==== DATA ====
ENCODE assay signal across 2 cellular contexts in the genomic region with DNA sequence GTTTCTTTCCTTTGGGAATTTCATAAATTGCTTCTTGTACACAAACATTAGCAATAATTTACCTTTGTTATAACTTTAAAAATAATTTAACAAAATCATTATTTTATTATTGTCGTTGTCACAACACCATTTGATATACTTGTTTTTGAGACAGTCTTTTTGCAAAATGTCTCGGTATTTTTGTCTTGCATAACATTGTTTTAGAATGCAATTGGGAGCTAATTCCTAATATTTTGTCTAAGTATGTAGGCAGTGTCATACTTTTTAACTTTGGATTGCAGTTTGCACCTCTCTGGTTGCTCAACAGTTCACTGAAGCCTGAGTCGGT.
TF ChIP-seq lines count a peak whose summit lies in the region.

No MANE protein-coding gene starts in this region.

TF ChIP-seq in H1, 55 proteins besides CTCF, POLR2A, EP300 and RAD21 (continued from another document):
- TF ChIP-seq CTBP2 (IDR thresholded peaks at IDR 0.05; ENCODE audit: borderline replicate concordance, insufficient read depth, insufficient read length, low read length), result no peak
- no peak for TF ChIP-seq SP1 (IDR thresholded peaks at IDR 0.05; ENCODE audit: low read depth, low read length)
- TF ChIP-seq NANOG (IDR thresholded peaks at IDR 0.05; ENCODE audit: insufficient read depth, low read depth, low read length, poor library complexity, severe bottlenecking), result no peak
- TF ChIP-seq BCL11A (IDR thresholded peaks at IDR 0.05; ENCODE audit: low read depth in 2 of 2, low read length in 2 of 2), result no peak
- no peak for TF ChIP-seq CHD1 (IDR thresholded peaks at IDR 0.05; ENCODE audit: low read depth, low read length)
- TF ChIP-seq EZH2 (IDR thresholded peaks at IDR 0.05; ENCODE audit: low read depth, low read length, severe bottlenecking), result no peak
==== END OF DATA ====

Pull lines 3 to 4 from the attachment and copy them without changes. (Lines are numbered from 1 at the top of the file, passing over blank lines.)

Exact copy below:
No MANE protein-coding gene starts in this region.

TF ChIP-seq in H1, 55 proteins besides CTCF, POLR2A, EP300 and RAD21 (continued from another document):